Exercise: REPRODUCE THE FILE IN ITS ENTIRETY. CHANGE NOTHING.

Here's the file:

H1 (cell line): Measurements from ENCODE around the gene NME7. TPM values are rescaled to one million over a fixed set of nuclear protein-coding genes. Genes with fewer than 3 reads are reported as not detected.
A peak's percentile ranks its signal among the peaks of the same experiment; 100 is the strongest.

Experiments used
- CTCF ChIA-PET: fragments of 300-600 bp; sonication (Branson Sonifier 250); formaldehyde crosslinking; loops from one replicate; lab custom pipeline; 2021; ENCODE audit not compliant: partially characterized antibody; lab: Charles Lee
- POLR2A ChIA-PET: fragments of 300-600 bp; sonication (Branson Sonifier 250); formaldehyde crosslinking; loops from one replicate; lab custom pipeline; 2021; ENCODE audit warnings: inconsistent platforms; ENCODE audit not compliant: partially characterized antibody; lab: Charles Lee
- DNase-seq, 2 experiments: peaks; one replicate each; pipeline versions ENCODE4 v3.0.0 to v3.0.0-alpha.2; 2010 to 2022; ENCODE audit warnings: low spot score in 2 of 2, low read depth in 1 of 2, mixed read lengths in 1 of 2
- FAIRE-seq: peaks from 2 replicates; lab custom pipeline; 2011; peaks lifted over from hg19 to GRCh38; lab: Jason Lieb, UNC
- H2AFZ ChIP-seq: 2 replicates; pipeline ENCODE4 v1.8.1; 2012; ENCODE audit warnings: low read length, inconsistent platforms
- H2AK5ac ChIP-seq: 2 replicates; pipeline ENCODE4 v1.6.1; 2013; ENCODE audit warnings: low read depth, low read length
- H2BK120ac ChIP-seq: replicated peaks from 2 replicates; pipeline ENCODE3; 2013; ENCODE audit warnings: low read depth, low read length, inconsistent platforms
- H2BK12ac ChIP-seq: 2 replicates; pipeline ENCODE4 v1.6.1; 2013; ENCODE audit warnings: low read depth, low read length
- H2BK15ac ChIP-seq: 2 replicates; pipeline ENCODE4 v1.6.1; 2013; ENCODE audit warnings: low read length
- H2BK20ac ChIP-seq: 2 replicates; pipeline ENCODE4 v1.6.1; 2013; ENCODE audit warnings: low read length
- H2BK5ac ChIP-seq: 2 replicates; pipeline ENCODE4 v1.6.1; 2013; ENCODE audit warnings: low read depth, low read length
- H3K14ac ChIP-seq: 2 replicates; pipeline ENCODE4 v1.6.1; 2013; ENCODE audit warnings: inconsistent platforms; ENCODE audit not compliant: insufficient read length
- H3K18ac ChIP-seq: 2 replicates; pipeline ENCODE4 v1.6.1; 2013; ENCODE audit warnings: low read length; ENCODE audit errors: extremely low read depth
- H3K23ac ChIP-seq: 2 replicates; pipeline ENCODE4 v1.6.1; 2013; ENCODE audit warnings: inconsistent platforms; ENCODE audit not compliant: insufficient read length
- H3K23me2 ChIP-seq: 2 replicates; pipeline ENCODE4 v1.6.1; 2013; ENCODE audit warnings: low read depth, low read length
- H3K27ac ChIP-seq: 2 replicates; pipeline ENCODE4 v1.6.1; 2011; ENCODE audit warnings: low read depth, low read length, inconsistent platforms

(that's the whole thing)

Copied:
H1 (cell line): Measurements from ENCODE around the gene NME7. TPM values are rescaled to one million over a fixed set of nuclear protein-coding genes. Genes with fewer than 3 reads are reported as not detected.
A peak's percentile ranks its signal among the peaks of the same experiment; 100 is the strongest.

Experiments used
- CTCF ChIA-PET: fragments of 300-600 bp; sonication (Branson Sonifier 250); formaldehyde crosslinking; loops from one replicate; lab custom pipeline; 2021; ENCODE audit not compliant: partially characterized antibody; lab: Charles Lee
- POLR2A ChIA-PET: fragments of 300-600 bp; sonication (Branson Sonifier 250); formaldehyde crosslinking; loops from one replicate; lab custom pipeline; 2021; ENCODE audit warnings: inconsistent platforms; ENCODE audit not compliant: partially characterized antibody; lab: Charles Lee
- DNase-seq, 2 experiments: peaks; one replicate each; pipeline versions ENCODE4 v3.0.0 to v3.0.0-alpha.2; 2010 to 2022; ENCODE audit warnings: low spot score in 2 of 2, low read depth in 1 of 2, mixed read lengths in 1 of 2
- FAIRE-seq: peaks from 2 replicates; lab custom pipeline; 2011; peaks lifted over from hg19 to GRCh38; lab: Jason Lieb, UNC
- H2AFZ ChIP-seq: 2 replicates; pipeline ENCODE4 v1.8.1; 2012; ENCODE audit warnings: low read length, inconsistent platforms
- H2AK5ac ChIP-seq: 2 replicates; pipeline ENCODE4 v1.6.1; 2013; ENCODE audit warnings: low read depth, low read length
- H2BK120ac ChIP-seq: replicated peaks from 2 replicates; pipeline ENCODE3; 2013; ENCODE audit warnings: low read depth, low read length, inconsistent platforms
- H2BK12ac ChIP-seq: 2 replicates; pipeline ENCODE4 v1.6.1; 2013; ENCODE audit warnings: low read depth, low read length
- H2BK15ac ChIP-seq: 2 replicates; pipeline ENCODE4 v1.6.1; 2013; ENCODE audit warnings: low read length
- H2BK20ac ChIP-seq: 2 replicates; pipeline ENCODE4 v1.6.1; 2013; ENCODE audit warnings: low read length
- H2BK5ac ChIP-seq: 2 replicates; pipeline ENCODE4 v1.6.1; 2013; ENCODE audit warnings: low read depth, low read length
- H3K14ac ChIP-seq: 2 replicates; pipeline ENCODE4 v1.6.1; 2013; ENCODE audit warnings: inconsistent platforms; ENCODE audit not compliant: insufficient read length
- H3K18ac ChIP-seq: 2 replicates; pipeline ENCODE4 v1.6.1; 2013; ENCODE audit warnings: low read length; ENCODE audit errors: extremely low read depth
- H3K23ac ChIP-seq: 2 replicates; pipeline ENCODE4 v1.6.1; 2013; ENCODE audit warnings: inconsistent platforms; ENCODE audit not compliant: insufficient read length
- H3K23me2 ChIP-seq: 2 replicates; pipeline ENCODE4 v1.6.1; 2013; ENCODE audit warnings: low read depth, low read length
- H3K27ac ChIP-seq: 2 replicates; pipeline ENCODE4 v1.6.1; 2011; ENCODE audit warnings: low read depth, low read length, inconsistent platforms